(updated for 2013)
Short range forces involving “neutral” particles (neutral-ion, neutral-neutral) are inherently quantum-mechanical. Neutral-neutral interactions are very weak until electron clouds overlap (cm). We can therefore treat these particles as hard spheres. The collisional cross section for two species is a circle of radius r1 + r2, since that is the closest two particles can get without touching.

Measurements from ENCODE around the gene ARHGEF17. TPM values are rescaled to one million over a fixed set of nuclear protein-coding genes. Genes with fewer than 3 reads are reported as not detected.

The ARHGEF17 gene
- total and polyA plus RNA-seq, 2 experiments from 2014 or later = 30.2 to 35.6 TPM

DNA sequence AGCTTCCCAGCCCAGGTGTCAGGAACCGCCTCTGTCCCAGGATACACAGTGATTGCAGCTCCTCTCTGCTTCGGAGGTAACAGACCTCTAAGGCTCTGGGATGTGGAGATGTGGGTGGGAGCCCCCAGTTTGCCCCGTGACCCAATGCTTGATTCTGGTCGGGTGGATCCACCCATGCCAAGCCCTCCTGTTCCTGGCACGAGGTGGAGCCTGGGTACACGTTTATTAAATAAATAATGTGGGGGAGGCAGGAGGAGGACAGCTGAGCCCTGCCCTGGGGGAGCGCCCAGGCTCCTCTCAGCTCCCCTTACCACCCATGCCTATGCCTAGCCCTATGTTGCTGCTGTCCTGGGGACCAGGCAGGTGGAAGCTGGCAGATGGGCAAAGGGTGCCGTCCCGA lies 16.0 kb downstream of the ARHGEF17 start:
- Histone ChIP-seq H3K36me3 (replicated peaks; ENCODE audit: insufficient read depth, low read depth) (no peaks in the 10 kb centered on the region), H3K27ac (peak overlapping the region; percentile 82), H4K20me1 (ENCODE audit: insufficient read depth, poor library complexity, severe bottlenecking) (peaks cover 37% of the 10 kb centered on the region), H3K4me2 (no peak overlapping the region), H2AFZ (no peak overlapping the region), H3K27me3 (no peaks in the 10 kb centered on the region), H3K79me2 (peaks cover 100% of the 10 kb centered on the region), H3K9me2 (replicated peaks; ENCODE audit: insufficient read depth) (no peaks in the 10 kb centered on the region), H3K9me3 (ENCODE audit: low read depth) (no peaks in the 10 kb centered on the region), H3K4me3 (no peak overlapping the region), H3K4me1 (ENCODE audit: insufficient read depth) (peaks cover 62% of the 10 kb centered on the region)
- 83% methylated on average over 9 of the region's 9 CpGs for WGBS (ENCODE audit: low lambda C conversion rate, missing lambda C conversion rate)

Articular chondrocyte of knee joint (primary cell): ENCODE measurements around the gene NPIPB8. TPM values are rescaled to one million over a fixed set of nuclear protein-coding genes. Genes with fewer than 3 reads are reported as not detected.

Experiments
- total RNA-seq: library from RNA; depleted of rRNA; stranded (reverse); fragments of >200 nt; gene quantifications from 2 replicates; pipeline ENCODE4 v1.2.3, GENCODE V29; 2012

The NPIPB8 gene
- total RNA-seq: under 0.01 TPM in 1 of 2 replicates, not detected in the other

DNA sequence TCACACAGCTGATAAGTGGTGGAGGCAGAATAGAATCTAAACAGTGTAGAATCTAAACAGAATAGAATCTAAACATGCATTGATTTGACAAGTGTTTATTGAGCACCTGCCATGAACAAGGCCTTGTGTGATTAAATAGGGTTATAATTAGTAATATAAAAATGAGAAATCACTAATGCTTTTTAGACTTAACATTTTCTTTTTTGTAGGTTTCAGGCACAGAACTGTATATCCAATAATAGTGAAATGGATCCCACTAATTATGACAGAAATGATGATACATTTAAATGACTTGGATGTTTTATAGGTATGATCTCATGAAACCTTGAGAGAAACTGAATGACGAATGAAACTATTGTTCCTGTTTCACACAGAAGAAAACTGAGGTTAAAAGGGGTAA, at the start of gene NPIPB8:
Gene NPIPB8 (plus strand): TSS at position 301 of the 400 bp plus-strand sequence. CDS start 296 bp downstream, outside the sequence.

What does that collision rate imply? Consider the mean free path:
This is about 100 AU in typical ISM conditions ()
In gas at temperature T, the mean particle velocity is given by the 3-d kinetic energy: , or
, where is the mass of the neutral particle. The mean free path and velocity allows us to define a collision timescale:
- For (n,T) = (), the collision time is 500 years
- For (n,T) = (), the collision time is 1.7 months
- For (n,T) = (), the collision time is 45 years
So we see that density matters much more than temperature in determining the frequency of neutral-neutral collisions.